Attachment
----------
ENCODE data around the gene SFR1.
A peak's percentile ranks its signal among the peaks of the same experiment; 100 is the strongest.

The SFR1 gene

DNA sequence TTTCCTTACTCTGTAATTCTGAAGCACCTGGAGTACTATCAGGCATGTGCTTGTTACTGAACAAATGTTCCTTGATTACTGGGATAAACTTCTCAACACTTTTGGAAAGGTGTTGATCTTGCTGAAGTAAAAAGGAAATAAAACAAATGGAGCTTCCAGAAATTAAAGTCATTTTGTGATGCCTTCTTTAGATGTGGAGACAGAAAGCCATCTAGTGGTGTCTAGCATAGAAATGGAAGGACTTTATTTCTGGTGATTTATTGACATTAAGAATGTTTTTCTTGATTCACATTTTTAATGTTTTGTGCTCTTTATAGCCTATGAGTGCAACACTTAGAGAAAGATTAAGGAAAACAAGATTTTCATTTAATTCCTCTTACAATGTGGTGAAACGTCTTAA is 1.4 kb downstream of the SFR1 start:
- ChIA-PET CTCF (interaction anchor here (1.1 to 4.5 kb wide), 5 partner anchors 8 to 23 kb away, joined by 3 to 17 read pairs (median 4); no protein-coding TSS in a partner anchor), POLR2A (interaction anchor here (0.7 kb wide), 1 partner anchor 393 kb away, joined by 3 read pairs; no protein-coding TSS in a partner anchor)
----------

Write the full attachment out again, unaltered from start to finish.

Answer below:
ENCODE data around the gene SFR1.
A peak's percentile ranks its signal among the peaks of the same experiment; 100 is the strongest.

The SFR1 gene

DNA sequence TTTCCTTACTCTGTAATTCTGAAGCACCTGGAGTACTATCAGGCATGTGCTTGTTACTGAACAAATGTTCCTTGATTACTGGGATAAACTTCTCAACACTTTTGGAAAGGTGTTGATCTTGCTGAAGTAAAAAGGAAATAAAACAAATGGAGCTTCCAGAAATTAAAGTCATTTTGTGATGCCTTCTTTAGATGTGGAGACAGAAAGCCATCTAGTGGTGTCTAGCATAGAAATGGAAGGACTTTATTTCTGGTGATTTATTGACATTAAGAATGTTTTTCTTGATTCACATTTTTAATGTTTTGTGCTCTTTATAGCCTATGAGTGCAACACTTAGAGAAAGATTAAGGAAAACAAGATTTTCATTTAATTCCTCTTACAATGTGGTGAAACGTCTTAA is 1.4 kb downstream of the SFR1 start:
- ChIA-PET CTCF (interaction anchor here (1.1 to 4.5 kb wide), 5 partner anchors 8 to 23 kb away, joined by 3 to 17 read pairs (median 4); no protein-coding TSS in a partner anchor), POLR2A (interaction anchor here (0.7 kb wide), 1 partner anchor 393 kb away, joined by 3 read pairs; no protein-coding TSS in a partner anchor)